Here's my take on that, slow me down if I stop making sense:
I read a post a while back, maybe it was in this thread even, that somebody talked to his friend who was an engineer for SVT (I'd love to talk with him, if thats really his position..) who responded to knowledge of this "mod" with anger. Apparently, it was "put there for a reason" and removing it would put EXTRA stress on the shift cables and cause failure. This bothers me for some specific reasons.
The cables should cause the input shaft to move around to mesh with a different gear on the output shafts (plural cause we're dealing with the wierdo Getrag). The cables dont attach directly to the input shaft, they mount way too high. They actually mount to a bracket that rotates about some pin, or shaft, OR pulls out, depending on how the 2 shift cables are acting on it. This bracket must be somehow mechanically connected to the input shaft. This bracket has a post on it that feeds thru a hole on the huge brass counterweight that allows it to push the counterweight around; it actually rotates about the same axis as the bracket.
Now lets look at the system simply, both with and without this chunk of brass. You grab the shifter and shift from 1 to 2. This actuates only 1 of the cables, and I'm 90% sure thats the cable that affects rotation of the bracket, not its in/out position. You're moving the shifter, the base of which moves the cable, the cable moves the bracket, the bracket moves both the input shaft and the ~10oz brass weight. F=MA, to do this at a speed of "X" you need to apply force "Y" to the [NET MASS] of this entire assembly, and the reaction of this force is felt as tension by the shift cables.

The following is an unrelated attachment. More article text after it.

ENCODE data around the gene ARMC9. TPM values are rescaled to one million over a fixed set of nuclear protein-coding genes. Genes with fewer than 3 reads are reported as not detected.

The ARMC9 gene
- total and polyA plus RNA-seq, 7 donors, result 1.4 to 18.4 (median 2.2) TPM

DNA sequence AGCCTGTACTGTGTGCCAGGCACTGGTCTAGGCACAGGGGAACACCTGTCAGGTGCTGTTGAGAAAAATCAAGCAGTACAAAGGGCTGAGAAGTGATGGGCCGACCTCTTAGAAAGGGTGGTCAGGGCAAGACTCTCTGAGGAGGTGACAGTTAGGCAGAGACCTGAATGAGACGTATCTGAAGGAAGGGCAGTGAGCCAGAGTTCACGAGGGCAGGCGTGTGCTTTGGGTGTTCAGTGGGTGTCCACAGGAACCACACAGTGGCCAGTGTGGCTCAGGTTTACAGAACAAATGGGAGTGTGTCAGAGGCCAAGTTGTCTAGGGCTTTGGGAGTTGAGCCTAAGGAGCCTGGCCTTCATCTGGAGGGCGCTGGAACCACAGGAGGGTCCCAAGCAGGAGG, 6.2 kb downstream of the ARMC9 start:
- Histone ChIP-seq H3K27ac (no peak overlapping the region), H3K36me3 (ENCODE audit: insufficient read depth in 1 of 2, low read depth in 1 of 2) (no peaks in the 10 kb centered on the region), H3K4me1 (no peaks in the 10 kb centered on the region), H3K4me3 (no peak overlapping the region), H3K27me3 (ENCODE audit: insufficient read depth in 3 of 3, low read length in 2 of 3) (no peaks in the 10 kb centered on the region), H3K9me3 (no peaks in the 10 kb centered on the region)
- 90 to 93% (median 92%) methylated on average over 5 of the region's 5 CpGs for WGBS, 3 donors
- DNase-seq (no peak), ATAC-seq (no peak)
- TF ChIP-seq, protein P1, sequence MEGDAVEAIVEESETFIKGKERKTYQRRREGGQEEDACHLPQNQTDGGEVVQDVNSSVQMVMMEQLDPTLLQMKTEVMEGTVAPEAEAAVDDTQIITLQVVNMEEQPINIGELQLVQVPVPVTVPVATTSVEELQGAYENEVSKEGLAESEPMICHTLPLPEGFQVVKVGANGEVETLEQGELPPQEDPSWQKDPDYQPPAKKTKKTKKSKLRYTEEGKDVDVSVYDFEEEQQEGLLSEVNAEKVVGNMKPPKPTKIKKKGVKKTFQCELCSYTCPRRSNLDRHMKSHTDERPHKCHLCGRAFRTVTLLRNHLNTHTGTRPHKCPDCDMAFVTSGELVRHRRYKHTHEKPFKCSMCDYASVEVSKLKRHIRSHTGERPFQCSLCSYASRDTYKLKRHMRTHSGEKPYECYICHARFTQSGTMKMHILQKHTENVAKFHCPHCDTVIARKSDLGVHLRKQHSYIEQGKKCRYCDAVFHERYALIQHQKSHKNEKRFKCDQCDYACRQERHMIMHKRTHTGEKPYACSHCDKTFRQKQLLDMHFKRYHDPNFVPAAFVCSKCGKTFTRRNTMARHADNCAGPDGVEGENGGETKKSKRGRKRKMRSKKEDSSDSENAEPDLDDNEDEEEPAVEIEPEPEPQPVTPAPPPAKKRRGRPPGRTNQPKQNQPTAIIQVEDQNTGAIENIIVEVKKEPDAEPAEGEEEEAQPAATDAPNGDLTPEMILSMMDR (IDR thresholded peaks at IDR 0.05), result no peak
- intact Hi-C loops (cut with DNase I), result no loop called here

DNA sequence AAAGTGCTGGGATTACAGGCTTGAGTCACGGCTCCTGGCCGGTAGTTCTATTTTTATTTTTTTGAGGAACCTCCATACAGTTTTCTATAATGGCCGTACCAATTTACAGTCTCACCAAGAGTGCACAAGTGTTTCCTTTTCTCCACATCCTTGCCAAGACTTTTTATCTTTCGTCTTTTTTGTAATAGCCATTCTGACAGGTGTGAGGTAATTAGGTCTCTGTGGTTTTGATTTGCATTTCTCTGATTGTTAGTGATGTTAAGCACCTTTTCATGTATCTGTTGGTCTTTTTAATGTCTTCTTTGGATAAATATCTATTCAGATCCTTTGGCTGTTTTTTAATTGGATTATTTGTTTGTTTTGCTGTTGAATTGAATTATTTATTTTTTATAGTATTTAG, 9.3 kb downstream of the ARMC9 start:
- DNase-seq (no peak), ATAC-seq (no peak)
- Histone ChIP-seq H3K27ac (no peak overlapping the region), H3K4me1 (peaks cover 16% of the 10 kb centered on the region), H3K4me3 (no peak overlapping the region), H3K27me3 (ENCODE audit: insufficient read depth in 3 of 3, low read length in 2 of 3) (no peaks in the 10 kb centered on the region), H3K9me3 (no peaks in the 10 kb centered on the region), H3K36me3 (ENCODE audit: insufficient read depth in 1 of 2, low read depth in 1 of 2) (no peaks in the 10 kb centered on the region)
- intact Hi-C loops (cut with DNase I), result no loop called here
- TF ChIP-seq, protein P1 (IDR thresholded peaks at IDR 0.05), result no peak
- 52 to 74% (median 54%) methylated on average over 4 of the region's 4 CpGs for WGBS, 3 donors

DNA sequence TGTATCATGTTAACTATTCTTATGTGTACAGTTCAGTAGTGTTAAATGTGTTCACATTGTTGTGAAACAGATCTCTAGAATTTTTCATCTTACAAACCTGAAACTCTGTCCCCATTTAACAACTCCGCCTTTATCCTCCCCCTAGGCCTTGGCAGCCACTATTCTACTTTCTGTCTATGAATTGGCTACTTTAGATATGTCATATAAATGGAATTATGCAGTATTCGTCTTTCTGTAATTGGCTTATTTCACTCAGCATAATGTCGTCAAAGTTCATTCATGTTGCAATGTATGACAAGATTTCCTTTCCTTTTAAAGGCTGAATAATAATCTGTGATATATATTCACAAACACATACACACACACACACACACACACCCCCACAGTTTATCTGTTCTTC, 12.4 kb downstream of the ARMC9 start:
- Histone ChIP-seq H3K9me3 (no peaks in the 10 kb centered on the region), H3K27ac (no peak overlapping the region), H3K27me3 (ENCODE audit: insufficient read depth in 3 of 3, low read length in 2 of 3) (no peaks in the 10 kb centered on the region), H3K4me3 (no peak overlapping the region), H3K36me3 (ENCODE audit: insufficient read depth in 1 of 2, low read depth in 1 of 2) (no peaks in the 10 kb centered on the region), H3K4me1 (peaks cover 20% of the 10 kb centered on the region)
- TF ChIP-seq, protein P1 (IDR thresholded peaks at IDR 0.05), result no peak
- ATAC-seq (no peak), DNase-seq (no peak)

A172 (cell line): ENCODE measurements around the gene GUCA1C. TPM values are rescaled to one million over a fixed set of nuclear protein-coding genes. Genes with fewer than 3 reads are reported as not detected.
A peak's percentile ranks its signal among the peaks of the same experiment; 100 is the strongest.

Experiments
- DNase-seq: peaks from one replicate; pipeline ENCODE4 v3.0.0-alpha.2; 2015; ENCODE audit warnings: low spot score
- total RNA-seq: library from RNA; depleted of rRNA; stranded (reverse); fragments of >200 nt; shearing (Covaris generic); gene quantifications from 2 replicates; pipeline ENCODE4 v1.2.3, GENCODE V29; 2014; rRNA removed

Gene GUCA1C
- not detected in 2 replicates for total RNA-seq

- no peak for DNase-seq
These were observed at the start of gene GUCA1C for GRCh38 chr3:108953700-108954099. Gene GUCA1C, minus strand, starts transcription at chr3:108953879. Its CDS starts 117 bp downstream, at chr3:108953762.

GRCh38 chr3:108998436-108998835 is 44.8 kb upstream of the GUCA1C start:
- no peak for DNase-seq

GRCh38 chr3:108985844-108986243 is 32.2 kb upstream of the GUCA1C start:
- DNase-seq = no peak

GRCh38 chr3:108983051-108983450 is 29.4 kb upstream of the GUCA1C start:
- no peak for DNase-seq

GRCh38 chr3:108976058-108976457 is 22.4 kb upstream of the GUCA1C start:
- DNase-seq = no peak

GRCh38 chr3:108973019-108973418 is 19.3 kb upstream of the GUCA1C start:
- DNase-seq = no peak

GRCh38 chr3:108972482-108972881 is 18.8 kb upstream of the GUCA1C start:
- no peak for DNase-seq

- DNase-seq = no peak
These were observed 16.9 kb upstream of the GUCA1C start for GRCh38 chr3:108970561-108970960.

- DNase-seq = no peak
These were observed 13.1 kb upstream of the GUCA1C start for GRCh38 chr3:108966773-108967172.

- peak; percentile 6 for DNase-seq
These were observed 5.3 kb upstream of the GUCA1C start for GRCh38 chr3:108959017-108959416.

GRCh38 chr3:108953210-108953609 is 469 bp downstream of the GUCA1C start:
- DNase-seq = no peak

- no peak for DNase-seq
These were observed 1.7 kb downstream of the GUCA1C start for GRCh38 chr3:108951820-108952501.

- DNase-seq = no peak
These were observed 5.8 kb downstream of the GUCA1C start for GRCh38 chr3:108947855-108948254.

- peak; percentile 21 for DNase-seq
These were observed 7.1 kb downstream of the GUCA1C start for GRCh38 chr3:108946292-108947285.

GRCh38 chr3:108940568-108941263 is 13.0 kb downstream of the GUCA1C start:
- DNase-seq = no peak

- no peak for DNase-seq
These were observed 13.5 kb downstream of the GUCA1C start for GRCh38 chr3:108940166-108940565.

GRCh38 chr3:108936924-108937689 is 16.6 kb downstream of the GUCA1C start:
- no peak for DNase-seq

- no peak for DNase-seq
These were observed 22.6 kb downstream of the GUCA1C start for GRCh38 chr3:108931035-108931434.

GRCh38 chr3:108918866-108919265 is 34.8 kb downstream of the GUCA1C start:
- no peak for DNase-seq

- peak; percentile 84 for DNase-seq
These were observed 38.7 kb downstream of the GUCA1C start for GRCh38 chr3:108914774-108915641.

Now keep up: Remove the weight, the system now moves an amount of mass equal to [NET MASS] - [MASS of Counterweight]. This is, obviously, a lower amount. Therefor you must conclude that to move less [NET MASS] the same distance over the same period of time (this being the speed you're shifting) you will use LESS force, which is felt as a smaller equal and opposite reaction by the cables. This would mean less tension for the cables to deal with, not more. Think of it as punching a speed bag with a force of "X", versus punching a heavybag with the same force. The heavybag would not move as far or as quickly; to move the heavybag the same distance over the same period of time, you'd need to apply more force (much more in this case), which would be felt as a larger equal-and-opposite reaction in your fist, which makes it more likely you'll bust your knuckles (shift cables).
2004 SVT Focus
Custom front-bumper-mount bug guts; precision sprayed brake dust on OEM rims; 15% Pine Tree pollen over the clear coat.
No more SVT autocross, I drive the thing in the avatar.
Last edited by SVT Robzor; 10-03-2006 at 11:45 AM.